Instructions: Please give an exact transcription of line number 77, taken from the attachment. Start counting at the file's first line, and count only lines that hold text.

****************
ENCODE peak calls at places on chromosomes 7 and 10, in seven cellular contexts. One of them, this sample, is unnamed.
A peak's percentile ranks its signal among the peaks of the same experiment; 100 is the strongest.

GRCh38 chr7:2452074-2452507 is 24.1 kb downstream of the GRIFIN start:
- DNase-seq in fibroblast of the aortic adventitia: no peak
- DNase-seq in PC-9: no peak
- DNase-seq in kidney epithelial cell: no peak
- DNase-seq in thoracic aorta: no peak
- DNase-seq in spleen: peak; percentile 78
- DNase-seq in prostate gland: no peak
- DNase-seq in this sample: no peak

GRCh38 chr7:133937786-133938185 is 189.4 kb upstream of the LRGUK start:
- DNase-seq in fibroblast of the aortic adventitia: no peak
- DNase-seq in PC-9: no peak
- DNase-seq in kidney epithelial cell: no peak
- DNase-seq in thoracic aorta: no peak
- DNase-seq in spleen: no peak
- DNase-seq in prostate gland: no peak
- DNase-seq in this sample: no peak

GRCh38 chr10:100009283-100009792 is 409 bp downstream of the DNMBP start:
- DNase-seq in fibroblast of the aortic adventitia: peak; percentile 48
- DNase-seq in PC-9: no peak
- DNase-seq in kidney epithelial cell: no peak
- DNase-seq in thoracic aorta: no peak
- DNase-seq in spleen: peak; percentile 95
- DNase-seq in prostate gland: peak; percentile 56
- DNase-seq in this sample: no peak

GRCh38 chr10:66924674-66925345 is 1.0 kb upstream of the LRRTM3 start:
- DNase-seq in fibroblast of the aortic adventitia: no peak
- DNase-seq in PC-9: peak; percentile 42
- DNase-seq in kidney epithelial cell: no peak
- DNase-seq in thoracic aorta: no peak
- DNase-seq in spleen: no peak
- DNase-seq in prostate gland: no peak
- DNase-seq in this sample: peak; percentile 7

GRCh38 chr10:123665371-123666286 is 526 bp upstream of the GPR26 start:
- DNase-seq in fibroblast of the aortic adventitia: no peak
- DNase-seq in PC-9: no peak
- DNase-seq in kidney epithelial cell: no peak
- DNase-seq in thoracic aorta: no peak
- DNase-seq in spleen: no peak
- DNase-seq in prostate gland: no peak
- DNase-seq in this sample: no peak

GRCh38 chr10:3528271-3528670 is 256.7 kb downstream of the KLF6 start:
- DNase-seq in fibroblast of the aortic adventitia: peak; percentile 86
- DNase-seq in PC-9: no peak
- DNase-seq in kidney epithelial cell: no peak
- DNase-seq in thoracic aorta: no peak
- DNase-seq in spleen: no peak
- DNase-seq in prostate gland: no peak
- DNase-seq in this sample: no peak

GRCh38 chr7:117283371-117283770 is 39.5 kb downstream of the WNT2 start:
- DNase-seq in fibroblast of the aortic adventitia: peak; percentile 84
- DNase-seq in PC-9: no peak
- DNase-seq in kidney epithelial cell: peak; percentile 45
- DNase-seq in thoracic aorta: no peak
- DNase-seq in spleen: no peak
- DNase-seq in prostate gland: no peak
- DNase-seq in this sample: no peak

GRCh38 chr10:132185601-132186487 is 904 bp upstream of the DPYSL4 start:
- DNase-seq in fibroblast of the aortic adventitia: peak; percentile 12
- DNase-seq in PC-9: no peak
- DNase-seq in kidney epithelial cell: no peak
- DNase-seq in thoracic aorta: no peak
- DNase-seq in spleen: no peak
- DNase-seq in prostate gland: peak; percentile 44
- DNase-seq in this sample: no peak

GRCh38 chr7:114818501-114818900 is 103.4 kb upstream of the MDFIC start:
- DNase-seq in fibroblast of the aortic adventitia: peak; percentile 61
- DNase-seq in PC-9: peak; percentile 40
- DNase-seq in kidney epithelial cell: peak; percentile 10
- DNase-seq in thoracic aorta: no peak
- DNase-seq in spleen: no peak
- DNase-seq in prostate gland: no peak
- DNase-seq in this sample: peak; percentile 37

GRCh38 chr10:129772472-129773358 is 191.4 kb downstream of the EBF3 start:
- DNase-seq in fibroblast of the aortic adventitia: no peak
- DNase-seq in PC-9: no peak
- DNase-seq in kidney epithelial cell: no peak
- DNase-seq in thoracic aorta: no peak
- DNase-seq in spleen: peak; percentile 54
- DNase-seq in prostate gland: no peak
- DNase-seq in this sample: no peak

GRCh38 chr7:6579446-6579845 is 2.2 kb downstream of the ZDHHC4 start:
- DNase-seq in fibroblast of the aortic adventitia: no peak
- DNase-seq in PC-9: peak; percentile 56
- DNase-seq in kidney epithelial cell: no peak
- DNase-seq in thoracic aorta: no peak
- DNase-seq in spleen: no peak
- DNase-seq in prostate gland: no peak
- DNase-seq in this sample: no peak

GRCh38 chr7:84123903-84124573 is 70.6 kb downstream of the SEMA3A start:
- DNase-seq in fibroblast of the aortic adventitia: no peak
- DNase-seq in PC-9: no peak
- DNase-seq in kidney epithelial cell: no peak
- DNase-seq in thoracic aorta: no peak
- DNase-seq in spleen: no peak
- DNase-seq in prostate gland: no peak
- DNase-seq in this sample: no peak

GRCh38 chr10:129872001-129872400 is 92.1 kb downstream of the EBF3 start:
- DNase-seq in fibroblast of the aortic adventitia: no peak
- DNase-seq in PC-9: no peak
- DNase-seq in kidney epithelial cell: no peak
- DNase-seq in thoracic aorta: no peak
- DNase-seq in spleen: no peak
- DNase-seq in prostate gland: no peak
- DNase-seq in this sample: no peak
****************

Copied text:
- DNase-seq in PC-9: no peak